In the novel I’m currently writing, Jackson Speed in the Rush, Speed makes one of the biggest journeys in the history of our nation – the Overland trip to California. I spent a massive amount of time researching the trip, but the novel is not about that journey and it only takes up a chapter of the book.

I think my fascination with early travel stems from a family story I heard many years ago. There is a letter that survived from when my Peecher ancestors moved from Virginia to the Midwest in the early 1800s (before the war). In the letter, one of the women making the journey wrote of traveling over the Appalachian Mountains, and she noted that one evening as they camped they were able to see across the valley to the spot where they had camped the previous night. It was a long, slow process to travel any distance.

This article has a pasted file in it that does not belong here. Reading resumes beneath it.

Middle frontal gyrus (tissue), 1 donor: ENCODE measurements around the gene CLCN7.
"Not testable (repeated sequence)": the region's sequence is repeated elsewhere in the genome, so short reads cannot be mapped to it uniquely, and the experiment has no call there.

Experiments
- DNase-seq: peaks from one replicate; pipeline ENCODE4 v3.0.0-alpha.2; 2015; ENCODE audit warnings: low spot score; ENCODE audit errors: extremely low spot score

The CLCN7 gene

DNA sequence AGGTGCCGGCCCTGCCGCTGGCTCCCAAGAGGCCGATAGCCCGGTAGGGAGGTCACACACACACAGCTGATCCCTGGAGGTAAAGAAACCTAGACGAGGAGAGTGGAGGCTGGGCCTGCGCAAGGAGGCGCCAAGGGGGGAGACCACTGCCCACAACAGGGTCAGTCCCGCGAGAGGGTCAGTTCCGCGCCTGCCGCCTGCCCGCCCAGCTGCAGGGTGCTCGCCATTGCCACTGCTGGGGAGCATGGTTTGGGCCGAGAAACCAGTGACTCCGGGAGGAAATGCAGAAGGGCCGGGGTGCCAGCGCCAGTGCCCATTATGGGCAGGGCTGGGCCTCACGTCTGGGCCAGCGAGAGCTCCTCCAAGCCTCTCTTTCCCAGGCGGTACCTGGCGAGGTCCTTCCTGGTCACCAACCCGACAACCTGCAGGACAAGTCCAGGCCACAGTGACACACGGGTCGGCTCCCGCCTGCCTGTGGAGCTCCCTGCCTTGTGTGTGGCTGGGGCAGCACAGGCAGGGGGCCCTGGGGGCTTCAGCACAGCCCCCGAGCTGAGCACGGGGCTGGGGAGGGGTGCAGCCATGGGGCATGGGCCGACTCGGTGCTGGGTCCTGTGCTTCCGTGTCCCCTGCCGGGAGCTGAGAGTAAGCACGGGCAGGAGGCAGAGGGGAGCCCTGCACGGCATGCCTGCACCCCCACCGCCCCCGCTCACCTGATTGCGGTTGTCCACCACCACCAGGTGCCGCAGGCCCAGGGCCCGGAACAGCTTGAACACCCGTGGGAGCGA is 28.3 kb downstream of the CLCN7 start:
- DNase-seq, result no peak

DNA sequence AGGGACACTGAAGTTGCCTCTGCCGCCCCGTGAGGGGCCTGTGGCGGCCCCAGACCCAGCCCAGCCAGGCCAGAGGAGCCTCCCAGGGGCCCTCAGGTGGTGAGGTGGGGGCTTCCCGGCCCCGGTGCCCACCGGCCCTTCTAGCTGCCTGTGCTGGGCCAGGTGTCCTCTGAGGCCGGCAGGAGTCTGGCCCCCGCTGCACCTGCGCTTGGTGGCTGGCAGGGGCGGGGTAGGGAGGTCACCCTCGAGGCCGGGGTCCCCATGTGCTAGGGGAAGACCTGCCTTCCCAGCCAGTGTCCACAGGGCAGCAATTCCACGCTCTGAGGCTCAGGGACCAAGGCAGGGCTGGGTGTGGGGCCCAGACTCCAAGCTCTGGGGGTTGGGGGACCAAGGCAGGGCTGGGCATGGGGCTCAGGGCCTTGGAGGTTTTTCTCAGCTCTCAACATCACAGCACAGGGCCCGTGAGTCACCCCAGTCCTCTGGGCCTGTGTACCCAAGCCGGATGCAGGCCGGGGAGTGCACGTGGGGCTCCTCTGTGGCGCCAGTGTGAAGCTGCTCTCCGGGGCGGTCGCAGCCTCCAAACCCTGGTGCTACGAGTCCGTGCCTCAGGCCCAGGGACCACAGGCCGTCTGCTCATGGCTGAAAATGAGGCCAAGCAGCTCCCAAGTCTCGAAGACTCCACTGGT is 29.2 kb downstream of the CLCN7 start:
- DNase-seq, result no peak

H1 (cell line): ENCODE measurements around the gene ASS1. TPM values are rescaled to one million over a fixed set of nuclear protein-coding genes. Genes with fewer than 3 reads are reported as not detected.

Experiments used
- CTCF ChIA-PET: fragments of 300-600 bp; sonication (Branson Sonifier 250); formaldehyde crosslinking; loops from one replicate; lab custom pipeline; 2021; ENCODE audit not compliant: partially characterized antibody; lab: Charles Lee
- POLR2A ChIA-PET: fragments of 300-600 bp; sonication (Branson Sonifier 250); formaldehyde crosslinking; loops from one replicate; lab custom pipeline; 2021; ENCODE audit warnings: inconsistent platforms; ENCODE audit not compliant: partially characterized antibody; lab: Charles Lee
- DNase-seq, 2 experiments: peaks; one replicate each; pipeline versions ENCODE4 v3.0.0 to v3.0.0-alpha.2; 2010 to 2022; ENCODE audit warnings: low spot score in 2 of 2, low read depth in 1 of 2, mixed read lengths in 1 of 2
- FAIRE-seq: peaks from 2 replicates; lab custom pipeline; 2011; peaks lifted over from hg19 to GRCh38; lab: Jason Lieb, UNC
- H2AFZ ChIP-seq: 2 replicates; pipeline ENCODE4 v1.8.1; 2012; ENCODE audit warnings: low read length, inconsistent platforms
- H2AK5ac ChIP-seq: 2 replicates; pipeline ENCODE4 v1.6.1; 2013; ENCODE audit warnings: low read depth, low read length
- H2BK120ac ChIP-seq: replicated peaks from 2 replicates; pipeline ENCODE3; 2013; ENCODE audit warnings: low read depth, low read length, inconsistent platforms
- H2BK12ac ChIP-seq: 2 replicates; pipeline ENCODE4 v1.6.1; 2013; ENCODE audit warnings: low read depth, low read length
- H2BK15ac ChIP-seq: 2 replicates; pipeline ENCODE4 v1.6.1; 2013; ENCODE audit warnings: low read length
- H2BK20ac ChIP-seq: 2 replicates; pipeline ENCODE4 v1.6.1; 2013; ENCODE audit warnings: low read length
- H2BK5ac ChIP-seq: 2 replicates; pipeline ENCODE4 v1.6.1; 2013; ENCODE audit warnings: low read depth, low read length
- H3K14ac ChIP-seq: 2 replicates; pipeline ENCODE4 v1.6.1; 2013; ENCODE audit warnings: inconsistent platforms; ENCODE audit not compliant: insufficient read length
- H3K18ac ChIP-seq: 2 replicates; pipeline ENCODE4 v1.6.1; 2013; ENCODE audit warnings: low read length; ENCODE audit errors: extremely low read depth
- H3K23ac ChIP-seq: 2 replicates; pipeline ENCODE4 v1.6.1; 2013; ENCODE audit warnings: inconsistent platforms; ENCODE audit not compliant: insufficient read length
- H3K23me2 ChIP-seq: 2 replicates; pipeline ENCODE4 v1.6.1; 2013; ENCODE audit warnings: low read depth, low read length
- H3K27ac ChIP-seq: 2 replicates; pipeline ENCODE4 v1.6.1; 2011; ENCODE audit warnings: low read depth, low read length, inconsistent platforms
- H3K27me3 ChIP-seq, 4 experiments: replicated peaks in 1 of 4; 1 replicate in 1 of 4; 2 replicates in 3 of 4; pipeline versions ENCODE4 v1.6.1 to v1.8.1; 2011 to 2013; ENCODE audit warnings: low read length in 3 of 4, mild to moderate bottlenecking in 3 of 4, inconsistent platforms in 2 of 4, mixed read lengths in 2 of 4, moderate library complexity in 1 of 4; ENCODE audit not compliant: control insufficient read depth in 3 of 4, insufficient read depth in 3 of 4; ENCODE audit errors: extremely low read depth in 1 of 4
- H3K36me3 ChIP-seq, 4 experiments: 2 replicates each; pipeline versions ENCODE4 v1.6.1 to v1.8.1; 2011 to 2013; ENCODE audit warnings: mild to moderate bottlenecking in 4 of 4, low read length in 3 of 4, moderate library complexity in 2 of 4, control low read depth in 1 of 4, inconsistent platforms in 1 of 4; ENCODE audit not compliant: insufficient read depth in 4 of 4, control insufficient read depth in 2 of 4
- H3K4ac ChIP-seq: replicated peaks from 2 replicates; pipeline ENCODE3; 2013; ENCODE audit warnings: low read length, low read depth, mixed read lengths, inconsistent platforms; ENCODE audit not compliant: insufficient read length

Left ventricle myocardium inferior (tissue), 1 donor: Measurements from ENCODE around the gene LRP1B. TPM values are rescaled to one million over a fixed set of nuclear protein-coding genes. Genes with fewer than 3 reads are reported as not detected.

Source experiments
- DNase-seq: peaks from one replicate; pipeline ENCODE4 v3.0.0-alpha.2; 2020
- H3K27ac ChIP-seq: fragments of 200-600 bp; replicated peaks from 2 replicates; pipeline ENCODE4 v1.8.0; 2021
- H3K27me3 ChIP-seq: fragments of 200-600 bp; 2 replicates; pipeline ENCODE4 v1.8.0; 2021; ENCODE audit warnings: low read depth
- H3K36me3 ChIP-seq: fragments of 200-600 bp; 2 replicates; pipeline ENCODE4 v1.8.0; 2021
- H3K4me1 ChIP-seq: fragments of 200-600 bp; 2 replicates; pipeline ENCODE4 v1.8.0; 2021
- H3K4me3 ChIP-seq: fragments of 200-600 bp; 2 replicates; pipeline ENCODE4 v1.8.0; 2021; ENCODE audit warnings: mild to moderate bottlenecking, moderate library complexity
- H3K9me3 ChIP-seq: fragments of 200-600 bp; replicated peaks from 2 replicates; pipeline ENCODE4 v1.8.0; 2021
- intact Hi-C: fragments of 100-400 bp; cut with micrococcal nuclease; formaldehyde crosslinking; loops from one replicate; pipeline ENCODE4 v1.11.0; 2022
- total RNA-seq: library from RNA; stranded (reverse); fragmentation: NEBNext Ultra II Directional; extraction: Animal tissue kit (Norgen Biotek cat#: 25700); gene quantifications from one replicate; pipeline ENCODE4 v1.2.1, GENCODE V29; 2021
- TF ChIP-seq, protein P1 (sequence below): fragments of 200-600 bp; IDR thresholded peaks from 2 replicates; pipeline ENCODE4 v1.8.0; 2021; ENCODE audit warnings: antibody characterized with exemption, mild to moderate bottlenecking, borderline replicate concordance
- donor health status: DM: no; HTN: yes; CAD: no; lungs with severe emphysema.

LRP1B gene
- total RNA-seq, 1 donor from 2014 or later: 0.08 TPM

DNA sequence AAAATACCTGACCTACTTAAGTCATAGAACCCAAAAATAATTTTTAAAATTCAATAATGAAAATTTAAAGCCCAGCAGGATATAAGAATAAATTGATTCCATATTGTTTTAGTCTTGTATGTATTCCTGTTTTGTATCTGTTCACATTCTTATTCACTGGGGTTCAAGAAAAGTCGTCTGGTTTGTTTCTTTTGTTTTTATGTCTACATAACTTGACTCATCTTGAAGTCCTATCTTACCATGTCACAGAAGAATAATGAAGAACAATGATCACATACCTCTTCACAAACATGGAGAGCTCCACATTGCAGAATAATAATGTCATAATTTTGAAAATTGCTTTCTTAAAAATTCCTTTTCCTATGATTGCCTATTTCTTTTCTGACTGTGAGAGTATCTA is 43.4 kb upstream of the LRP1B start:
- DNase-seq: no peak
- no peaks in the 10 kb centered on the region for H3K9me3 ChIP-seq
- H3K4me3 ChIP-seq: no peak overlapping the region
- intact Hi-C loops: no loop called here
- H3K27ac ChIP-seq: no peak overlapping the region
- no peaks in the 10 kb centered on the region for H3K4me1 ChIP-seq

And while I certainly don’t lament the advances and improved efficiency of travel from those days in the 1800s when Jackson Speed was traipsing about, I do find a certain nostalgia in the slower, simpler modes of travel of 150 years ago.

Speed’s English ancestry

Allan Pinkerton, America's first detective, was born in Scotland. The Pinkerton in the Speed novels is a Partick Thistle fan.

Allan Pinkerton, America’s first detective, was born in Scotland. The Pinkerton in the Speed novels is a Partick Thistle fan.

I’ve written before that the Flashman novels by George MacDonald Fraser provided much of the inspiration for Jackson Speed, and there is no question that the Jackson Speed books are similar to the Harry Flashman novels.